Japan: the Not-Quite-Final Frontier

Geeky confession: we both really enjoy watching old episodes of Star Trek: The Next Generation. Okay, now that we’ve got that out in the open, we can talk about Japan. One of the things we like about TNG is how the voyagers on the Enterprise visit civilizations on other planets that are often more advanced than the civilizations on Earth. They usually have one or two major environmental attributes that caused them to evolve very differently. We realize that Eastern thought is a huge part of Western thought and that the far East is not given enough credit by Western minds for this. We would not have evolved at all had it not been for Japan and China. Even with all the things America has in common with our Eastern friends–love of family, beauty, and history–for us, visiting Japan as an American traveler helped us understand the true meaning of the word “foreign” better than any other place on our itinerary.

We admit it: navigating Japan felt completely bizarre to our western minds. In some areas of Japan, blocks are named and streets are not. Structures are numbered in the order in which they were built instead of sequentially as one progresses along a street. To top it all off, the language barrier was greater in Japan than in any of our other ports of call, so asking for directions proved difficult. Considering all these factors, it’s not surprising that we found ourselves wandering back ‘n forth around several Japanese cities (Osaka, Kyoto, Tokyo, and Yokohama) spending an hour or so looking for destinations that were only supposed to be ten minutes away on foot.

In Osaka, we stayed at a capsule hotel. On one floor women were allowed to sleep: the rest of the hotel was for men. We each got a locker to store our backpacks. Inside, we found cool cotton kimonos and some funky little rubber slippers. The slippers covered about half of Sam’s size 13 feet (surprise!). We didn’t know it at the time, but the experience of sleeping in a rack of tiny capsules was actually just a taste of things to come: we are currently living in a tiny converted crew cabin with bunk beds for three weeks as we continue working on the ship during a highly popular (and oversold) Enrichment Voyage.

Sleeping in the equivalent of an oversized dresser drawer feels strange enough, but perhaps the most alien experience of all was the bathing ritual of the Japanese onsen. Having grown up in a family of six and having spent a number of years getting ready for the day at the local YMCA after working out, Sam is no stranger to a lack of privacy. Still, even the curtain-free showers of the Y are insufficient preparation for the experience of soaking in a series of tubs for a couple of hours with a bunch of naked Japanese businessmen. Was it odd and uncomfortable at first? Damn straight. But if nothing else, Semester at Sea teaches us to let go of as many preconceived notions as we can. Go with it, and Japanese bathing turns out to be pretty relaxing. It’s also worth the time it takes…and that’s coming from a guy who typically gets showered, dressed and ready for the day in 10 minutes or less.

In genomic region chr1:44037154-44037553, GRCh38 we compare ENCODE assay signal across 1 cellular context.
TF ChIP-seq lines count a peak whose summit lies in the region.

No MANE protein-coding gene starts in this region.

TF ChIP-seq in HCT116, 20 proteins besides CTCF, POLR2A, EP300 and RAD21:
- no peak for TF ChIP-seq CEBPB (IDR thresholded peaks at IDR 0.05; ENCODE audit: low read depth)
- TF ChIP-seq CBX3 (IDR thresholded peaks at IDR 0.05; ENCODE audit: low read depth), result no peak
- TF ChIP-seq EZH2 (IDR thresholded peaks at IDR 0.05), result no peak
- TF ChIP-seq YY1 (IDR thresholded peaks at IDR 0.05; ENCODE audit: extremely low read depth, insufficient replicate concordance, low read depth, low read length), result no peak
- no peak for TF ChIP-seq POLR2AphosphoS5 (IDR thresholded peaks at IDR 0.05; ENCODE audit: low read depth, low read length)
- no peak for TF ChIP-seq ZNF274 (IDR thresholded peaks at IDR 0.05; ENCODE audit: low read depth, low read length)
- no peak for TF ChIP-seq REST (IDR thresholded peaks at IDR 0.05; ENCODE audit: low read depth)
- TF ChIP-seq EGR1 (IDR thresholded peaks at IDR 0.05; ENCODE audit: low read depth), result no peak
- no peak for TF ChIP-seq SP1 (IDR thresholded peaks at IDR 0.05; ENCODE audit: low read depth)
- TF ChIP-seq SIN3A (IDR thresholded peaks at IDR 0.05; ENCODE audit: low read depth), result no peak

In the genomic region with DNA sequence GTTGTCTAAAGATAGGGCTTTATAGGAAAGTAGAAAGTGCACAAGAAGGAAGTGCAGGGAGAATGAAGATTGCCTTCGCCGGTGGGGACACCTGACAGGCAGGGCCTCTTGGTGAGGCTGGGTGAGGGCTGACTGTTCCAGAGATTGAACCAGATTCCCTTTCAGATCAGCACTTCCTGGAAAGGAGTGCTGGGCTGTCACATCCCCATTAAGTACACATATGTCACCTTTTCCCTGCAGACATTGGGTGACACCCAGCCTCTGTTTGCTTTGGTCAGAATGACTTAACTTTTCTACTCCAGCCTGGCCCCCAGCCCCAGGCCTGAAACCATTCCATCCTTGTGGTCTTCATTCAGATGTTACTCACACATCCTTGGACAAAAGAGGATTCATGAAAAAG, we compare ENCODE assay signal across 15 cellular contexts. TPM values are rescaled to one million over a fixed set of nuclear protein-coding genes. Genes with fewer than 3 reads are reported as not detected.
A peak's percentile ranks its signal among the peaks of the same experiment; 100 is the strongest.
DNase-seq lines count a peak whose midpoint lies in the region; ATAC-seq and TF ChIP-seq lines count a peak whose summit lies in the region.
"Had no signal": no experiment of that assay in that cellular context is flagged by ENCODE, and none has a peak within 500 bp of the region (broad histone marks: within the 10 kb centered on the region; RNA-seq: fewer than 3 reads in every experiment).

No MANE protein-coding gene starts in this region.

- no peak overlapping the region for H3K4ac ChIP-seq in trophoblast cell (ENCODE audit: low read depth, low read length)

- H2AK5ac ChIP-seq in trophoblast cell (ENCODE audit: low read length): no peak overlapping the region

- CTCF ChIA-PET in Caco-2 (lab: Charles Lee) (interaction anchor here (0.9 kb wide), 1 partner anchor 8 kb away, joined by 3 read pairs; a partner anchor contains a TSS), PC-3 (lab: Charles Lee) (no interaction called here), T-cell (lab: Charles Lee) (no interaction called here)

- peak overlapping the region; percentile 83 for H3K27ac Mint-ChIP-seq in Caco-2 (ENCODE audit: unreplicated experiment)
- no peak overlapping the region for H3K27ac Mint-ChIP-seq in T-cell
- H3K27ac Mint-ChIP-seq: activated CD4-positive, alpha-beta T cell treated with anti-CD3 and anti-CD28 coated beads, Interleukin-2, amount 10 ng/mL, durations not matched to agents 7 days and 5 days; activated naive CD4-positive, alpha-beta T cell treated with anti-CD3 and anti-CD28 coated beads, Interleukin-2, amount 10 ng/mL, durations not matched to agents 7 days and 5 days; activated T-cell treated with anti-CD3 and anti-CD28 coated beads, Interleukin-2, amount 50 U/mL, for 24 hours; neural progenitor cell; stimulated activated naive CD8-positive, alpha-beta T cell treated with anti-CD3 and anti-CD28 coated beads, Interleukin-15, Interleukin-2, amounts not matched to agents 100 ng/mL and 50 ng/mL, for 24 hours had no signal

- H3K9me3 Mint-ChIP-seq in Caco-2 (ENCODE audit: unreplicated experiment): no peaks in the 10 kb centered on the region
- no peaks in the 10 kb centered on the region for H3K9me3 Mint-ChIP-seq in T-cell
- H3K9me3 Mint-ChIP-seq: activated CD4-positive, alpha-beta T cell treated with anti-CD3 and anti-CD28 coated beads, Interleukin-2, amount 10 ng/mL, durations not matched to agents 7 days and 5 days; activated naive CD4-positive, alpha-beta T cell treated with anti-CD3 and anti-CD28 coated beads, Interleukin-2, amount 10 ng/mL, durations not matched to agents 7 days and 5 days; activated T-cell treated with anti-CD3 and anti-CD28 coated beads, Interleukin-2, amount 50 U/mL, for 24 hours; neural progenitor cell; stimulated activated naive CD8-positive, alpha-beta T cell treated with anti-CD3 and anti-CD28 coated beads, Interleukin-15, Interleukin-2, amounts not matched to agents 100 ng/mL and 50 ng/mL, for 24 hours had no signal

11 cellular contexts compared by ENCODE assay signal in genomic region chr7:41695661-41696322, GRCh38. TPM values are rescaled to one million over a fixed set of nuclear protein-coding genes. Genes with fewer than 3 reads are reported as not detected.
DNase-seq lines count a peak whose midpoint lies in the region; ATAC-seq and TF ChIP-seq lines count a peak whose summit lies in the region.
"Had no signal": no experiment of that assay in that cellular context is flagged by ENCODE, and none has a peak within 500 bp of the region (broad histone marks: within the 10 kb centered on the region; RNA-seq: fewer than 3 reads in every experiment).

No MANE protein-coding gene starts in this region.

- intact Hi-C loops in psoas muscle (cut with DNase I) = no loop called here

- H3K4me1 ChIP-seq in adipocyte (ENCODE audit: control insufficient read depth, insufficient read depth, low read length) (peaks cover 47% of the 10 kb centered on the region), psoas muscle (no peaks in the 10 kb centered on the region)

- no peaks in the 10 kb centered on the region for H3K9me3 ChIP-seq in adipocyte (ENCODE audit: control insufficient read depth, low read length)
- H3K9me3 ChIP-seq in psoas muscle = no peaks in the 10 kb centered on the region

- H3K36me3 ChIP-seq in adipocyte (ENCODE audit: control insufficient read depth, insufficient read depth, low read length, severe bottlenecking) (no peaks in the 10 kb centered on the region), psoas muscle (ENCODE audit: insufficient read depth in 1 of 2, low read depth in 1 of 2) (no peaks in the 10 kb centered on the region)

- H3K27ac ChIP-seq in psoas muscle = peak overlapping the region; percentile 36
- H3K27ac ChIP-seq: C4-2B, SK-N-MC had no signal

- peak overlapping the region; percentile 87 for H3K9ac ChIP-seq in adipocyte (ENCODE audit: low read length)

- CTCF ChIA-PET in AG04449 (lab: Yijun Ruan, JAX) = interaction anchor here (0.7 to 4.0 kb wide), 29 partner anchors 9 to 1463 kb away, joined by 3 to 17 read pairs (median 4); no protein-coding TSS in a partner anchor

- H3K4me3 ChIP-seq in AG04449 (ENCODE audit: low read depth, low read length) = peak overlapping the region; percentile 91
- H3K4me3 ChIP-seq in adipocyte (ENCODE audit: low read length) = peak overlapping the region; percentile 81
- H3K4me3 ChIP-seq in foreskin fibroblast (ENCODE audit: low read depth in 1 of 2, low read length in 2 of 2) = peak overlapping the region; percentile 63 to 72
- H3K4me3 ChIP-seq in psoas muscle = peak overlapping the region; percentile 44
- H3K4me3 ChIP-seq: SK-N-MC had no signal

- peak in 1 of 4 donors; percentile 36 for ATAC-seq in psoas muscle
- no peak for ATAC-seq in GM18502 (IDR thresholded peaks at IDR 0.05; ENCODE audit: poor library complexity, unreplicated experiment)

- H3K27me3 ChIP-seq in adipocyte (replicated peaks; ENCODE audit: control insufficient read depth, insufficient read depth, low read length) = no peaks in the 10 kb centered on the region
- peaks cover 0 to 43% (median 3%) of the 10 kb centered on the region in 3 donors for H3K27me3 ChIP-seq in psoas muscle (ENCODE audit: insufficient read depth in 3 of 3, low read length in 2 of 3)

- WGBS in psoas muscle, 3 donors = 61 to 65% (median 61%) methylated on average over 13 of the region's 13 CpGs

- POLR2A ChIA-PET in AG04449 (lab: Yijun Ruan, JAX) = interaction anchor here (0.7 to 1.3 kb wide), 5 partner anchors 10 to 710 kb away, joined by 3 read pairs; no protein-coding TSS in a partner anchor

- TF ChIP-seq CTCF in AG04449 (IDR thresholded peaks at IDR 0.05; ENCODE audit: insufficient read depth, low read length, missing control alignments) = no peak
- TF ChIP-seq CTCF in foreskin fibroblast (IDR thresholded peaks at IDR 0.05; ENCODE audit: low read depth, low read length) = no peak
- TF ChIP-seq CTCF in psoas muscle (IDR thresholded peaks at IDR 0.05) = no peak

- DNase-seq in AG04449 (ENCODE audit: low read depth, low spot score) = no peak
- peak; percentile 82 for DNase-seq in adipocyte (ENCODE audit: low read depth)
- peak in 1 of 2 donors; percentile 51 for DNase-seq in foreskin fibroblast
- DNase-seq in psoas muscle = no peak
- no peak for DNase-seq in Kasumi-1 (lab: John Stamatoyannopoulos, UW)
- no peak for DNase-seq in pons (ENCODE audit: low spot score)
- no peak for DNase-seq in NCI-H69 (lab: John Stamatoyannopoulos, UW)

Finally, the entire Japanese culture is extremely polite. This, too, felt foreign. It’s not that all Americans are rude, it’s just that being in a country where manners are prized made us realize how used we are to people doing insignificant but also inconsiderate things like cutting in line or answering cell phones during meals with friends. Case in point: in Japan, whenever we handed our credit card to a cashier to ring up a purchase, it was received carefully with both hands. We were given at least a couple courteous bows, and our card was returned to us in the same manner, with many bows and humble smiles of gratitude for the purchase. We never heard a cell phone ring in public, despite an abundance of mobile phones everywhere we went. This includes on the sidewalk, on the train, in the mall, and in restaurants.

Six days in a country isn’t long enough to fully understand all the manners and etiquette of a place, but the experiences we had made us feel comfortable and welcome while we were there. That’s a good feeling, and it’s one that doesn’t get lost in translation. Japan made us want to pay it forward. The respect and honor shown to us as human beings made us focus on responding to others in as polite and kind a manner as possible. We evolved differently, and we appreciate the that. Domo arigato, Japan.

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librarian, writer/editor, floundering guitarist, breakfast addict

mobile software developer, dog owner, hiker, adventure racer, enemy of bureaucracy
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